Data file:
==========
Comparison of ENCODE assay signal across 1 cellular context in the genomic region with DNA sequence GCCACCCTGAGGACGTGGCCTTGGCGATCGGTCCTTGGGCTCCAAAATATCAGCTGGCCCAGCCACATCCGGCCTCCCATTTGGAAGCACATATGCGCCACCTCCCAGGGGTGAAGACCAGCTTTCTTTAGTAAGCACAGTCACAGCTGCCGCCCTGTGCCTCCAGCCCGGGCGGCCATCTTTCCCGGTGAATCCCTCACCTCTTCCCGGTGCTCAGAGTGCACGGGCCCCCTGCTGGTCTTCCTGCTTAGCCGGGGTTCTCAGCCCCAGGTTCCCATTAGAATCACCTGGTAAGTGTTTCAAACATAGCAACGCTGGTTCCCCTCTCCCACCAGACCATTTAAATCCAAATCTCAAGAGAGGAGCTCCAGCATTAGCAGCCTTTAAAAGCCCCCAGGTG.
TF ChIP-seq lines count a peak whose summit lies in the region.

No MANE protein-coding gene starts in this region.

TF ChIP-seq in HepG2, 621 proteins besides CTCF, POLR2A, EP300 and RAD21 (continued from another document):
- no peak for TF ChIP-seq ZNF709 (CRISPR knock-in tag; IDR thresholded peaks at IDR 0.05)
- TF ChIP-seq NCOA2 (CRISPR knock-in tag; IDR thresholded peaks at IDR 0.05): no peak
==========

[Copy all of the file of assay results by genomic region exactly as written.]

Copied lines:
Comparison of ENCODE assay signal across 1 cellular context in the genomic region with DNA sequence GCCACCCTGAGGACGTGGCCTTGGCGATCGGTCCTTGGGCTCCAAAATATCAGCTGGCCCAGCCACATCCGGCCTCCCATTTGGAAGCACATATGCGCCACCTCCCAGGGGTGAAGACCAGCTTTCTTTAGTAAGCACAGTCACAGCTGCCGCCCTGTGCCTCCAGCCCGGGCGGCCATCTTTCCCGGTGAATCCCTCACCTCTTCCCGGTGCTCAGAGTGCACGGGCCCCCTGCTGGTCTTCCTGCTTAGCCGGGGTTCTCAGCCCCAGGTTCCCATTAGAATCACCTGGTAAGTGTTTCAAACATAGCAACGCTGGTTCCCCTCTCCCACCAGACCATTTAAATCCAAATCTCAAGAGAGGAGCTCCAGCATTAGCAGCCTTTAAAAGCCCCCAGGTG.
TF ChIP-seq lines count a peak whose summit lies in the region.

No MANE protein-coding gene starts in this region.

TF ChIP-seq in HepG2, 621 proteins besides CTCF, POLR2A, EP300 and RAD21 (continued from another document):
- no peak for TF ChIP-seq ZNF709 (CRISPR knock-in tag; IDR thresholded peaks at IDR 0.05)
- TF ChIP-seq NCOA2 (CRISPR knock-in tag; IDR thresholded peaks at IDR 0.05): no peak